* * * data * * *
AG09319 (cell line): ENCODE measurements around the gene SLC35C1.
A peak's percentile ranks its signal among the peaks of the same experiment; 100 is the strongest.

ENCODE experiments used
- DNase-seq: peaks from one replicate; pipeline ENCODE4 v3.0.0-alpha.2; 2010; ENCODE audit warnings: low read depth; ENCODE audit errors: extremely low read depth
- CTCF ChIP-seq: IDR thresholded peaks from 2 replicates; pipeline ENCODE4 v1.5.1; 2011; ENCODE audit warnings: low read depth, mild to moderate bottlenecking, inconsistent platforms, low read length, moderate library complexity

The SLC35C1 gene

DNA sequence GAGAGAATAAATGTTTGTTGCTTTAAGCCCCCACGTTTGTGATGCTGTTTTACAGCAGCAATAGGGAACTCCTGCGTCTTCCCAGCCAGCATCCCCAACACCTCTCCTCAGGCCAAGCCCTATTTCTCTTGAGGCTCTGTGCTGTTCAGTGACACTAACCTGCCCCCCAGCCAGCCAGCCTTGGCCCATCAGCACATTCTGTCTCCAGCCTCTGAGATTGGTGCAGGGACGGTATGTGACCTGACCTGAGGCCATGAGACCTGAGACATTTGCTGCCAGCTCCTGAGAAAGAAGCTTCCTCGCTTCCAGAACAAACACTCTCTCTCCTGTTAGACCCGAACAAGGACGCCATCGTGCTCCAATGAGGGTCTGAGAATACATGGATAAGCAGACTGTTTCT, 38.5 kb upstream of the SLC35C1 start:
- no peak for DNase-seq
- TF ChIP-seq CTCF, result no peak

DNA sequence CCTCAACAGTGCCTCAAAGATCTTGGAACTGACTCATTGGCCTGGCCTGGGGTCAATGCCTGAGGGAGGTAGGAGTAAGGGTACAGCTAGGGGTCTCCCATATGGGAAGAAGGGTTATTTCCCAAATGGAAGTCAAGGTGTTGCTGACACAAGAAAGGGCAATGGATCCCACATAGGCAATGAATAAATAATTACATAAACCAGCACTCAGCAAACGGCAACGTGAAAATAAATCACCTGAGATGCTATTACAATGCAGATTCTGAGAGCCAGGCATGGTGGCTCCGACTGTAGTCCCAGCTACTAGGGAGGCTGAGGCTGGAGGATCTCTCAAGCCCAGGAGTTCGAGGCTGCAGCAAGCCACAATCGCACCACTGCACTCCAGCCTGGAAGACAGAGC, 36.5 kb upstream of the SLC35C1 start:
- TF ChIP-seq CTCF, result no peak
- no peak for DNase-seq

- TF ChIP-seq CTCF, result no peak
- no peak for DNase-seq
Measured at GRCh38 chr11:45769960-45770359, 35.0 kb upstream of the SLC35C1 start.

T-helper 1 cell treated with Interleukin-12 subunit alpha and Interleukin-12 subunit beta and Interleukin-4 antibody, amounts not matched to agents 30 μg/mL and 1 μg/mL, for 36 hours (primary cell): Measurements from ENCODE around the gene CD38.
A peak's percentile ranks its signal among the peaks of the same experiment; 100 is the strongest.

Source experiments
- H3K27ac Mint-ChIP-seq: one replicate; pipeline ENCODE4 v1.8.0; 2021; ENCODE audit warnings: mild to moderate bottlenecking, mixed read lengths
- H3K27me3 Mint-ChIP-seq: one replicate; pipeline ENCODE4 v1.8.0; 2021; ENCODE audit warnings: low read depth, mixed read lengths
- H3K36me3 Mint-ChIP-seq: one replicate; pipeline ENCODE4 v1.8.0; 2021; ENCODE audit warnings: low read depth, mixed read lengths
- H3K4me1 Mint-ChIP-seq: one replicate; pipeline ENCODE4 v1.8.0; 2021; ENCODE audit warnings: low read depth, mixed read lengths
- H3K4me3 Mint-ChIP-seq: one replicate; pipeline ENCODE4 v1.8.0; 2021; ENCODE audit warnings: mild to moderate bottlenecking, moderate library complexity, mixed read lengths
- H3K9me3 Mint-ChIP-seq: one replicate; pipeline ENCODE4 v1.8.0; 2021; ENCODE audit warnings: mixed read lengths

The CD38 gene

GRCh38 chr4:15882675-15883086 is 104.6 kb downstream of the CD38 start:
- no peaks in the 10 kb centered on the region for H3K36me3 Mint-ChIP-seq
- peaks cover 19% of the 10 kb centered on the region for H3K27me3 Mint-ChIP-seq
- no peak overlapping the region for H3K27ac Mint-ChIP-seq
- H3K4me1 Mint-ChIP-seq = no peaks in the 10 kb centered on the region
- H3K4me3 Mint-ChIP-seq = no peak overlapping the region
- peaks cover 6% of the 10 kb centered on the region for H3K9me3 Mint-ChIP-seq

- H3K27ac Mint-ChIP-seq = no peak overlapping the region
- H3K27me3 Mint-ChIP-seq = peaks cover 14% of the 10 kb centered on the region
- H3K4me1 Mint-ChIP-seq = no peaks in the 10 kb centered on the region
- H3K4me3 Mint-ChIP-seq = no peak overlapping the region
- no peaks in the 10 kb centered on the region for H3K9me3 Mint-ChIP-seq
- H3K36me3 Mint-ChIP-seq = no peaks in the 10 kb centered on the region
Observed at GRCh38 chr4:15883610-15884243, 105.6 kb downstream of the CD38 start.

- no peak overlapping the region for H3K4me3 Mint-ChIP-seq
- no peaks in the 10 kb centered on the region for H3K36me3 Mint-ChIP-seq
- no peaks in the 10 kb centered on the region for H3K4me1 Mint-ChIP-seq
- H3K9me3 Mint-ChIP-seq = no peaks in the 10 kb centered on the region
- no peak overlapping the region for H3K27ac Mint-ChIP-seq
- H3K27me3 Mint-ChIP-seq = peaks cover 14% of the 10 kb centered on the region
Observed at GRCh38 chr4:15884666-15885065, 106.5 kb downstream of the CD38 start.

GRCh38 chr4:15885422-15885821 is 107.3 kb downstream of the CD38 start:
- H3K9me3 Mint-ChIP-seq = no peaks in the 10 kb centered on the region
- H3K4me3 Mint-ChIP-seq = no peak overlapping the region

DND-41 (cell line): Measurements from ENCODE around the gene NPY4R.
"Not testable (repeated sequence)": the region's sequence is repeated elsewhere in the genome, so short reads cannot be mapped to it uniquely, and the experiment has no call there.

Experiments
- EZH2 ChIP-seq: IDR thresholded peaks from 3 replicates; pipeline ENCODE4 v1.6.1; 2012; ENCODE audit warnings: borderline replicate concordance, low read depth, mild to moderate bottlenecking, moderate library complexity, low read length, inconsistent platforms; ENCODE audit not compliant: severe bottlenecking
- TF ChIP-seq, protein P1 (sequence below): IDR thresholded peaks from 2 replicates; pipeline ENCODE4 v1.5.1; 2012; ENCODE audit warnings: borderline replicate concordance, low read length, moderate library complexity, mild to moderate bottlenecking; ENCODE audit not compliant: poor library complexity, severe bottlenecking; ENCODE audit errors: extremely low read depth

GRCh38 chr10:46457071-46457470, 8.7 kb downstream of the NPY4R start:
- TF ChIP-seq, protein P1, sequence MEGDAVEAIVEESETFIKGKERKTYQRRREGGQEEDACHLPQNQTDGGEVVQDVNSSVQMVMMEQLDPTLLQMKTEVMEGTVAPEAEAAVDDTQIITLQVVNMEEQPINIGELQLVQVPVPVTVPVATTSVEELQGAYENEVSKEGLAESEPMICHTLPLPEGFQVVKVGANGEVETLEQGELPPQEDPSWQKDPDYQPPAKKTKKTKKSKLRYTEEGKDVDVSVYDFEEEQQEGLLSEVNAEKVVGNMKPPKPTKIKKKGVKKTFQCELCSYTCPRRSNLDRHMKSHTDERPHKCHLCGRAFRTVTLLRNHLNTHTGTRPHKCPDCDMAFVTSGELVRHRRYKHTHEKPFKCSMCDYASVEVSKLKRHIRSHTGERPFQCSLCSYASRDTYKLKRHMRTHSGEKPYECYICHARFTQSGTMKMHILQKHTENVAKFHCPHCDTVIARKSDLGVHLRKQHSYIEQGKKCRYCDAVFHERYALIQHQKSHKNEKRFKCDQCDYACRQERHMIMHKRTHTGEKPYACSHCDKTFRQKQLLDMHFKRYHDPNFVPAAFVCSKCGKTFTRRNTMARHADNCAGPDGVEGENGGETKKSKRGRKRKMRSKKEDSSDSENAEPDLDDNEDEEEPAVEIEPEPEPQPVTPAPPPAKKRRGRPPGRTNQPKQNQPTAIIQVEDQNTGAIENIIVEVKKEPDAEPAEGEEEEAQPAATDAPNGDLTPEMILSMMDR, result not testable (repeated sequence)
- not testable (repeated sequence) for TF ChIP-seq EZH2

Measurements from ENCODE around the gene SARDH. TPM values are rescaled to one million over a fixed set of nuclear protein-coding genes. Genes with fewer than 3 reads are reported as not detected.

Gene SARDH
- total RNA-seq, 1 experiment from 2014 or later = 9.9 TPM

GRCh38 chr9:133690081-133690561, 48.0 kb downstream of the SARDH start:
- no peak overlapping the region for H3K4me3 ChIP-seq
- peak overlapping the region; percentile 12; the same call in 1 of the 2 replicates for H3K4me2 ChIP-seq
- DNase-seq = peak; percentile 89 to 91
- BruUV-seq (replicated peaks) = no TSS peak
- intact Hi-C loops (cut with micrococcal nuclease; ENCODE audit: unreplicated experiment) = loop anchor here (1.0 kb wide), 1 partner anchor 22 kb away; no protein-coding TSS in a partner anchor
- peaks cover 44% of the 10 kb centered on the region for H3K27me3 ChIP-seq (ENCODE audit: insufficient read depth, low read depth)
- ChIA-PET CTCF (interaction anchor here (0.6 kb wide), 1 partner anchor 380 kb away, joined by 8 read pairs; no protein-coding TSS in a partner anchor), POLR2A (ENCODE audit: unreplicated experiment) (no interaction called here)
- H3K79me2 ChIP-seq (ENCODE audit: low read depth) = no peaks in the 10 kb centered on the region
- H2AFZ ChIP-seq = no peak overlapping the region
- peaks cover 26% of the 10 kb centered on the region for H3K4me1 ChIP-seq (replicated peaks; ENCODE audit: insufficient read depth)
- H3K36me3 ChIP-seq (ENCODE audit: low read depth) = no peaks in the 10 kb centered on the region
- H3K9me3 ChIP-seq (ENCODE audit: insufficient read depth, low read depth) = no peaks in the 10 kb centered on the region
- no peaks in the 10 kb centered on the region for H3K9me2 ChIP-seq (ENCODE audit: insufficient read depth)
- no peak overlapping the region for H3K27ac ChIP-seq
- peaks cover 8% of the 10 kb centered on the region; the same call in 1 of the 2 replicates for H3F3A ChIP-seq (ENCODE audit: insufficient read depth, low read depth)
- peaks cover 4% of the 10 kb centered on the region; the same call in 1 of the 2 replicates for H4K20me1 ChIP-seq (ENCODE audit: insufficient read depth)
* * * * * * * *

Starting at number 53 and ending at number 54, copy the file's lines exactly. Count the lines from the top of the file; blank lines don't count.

- EZH2 ChIP-seq: IDR thresholded peaks from 3 replicates; pipeline ENCODE4 v1.6.1; 2012; ENCODE audit warnings: borderline replicate concordance, low read depth, mild to moderate bottlenecking, moderate library complexity, low read length, inconsistent platforms; ENCODE audit not compliant: severe bottlenecking
- TF ChIP-seq, protein P1 (sequence below): IDR thresholded peaks from 2 replicates; pipeline ENCODE4 v1.5.1; 2012; ENCODE audit warnings: borderline replicate concordance, low read length, moderate library complexity, mild to moderate bottlenecking; ENCODE audit not compliant: poor library complexity, severe bottlenecking; ENCODE audit errors: extremely low read depth